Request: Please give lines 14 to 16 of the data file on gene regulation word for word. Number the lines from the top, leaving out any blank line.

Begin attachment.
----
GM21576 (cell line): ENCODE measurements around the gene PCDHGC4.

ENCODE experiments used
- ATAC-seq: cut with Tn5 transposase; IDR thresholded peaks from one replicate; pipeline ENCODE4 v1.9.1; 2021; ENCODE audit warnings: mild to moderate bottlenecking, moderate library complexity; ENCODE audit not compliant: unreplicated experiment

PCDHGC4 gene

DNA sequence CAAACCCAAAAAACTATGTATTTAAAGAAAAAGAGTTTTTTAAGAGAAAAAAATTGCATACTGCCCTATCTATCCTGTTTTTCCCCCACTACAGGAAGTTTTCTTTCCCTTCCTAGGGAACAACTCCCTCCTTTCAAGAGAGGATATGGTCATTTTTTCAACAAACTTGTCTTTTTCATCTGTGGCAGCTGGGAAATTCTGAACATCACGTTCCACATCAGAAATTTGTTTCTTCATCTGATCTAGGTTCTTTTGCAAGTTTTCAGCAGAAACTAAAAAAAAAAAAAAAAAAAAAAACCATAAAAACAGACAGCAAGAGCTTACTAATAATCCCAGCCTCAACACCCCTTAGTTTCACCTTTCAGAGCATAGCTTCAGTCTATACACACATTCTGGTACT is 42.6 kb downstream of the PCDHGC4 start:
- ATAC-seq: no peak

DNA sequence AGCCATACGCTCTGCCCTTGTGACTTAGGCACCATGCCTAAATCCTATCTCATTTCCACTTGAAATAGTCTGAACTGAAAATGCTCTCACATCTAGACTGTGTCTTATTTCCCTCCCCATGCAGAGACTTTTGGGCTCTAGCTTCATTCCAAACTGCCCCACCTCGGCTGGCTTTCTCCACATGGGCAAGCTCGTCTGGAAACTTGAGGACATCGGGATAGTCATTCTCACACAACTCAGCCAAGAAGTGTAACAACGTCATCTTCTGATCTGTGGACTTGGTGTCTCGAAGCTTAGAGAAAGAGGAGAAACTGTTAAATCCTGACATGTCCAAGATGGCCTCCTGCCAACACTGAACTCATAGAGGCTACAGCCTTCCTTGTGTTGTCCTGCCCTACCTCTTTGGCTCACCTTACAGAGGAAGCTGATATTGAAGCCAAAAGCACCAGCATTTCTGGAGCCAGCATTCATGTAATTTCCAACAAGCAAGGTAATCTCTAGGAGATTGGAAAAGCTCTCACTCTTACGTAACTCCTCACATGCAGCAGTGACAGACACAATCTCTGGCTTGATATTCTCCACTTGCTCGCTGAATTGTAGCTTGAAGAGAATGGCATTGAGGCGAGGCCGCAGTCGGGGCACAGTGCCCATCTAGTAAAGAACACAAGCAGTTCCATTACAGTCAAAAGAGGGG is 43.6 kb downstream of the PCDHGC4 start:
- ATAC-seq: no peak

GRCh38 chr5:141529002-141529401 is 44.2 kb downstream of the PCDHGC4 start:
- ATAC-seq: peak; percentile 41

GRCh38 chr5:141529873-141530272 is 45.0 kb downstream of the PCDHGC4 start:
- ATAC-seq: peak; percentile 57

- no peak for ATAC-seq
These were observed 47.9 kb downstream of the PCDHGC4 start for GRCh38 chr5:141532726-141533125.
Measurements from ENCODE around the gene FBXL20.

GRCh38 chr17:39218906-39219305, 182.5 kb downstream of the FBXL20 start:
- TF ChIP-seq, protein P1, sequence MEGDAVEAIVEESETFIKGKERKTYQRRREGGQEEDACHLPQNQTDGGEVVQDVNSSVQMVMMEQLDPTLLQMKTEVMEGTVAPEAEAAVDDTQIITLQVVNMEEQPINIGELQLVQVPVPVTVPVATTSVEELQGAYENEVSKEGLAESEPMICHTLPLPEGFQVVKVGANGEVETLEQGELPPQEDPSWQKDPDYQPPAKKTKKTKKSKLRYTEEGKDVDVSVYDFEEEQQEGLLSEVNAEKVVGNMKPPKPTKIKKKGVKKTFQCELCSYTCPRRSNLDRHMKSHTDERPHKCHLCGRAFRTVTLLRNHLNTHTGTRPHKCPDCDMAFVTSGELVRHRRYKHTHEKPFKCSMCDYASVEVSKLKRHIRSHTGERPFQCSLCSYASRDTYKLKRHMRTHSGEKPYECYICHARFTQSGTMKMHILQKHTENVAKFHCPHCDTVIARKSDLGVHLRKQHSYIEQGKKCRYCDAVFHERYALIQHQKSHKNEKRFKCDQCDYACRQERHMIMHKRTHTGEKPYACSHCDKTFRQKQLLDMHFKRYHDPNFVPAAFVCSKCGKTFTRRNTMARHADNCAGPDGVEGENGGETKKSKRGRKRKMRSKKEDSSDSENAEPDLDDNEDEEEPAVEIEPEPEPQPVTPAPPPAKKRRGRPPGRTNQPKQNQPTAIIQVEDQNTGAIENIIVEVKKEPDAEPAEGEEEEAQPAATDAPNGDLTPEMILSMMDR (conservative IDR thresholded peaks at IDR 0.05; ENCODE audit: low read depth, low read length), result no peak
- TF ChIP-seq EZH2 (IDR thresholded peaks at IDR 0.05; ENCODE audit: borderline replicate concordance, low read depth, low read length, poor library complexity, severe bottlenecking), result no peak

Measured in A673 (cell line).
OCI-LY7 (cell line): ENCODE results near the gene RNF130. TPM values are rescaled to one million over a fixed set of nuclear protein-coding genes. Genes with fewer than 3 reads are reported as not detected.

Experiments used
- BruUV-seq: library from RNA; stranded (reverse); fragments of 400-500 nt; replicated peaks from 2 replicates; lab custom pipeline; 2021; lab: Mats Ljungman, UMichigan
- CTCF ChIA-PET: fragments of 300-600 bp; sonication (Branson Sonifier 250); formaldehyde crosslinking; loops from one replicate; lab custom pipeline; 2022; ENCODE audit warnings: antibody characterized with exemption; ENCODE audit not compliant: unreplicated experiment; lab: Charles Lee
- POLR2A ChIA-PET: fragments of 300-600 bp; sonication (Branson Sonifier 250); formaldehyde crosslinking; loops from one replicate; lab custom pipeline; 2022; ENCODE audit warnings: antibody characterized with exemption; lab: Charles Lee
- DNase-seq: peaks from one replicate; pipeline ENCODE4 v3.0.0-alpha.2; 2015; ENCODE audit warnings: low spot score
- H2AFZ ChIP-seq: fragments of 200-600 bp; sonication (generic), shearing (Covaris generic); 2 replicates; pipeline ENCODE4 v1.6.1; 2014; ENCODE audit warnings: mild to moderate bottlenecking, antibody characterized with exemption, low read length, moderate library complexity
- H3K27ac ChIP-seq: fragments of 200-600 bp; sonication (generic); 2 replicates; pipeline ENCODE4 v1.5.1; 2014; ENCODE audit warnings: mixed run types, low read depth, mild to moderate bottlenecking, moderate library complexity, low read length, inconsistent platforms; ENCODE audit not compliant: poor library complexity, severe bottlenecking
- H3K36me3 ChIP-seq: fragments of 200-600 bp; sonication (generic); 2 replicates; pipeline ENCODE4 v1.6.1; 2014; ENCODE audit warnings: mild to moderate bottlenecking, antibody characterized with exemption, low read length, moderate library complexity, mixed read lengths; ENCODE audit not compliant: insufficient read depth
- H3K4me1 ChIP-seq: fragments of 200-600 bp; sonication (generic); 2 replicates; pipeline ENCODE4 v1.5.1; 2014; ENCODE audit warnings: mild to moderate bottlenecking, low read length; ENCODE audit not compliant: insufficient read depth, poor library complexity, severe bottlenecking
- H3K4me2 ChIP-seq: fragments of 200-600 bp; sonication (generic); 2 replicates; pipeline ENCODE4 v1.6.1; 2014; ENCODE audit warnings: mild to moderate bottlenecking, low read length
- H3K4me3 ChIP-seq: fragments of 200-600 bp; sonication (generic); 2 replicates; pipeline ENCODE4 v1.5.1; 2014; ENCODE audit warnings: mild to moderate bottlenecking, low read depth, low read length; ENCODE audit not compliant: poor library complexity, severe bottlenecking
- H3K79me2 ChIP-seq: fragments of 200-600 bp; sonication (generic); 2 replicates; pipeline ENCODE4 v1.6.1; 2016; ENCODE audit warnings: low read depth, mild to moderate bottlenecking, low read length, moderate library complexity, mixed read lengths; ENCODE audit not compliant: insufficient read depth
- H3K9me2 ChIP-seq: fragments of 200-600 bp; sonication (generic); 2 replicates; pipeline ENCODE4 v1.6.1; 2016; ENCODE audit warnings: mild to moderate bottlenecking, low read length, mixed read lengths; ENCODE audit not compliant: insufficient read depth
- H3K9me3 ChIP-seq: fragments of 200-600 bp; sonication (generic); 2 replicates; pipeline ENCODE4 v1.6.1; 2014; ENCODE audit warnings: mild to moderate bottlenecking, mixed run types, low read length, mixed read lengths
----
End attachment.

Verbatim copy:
These were observed 47.9 kb downstream of the PCDHGC4 start for GRCh38 chr5:141532726-141533125.
Measurements from ENCODE around the gene FBXL20.

GRCh38 chr17:39218906-39219305, 182.5 kb downstream of the FBXL20 start: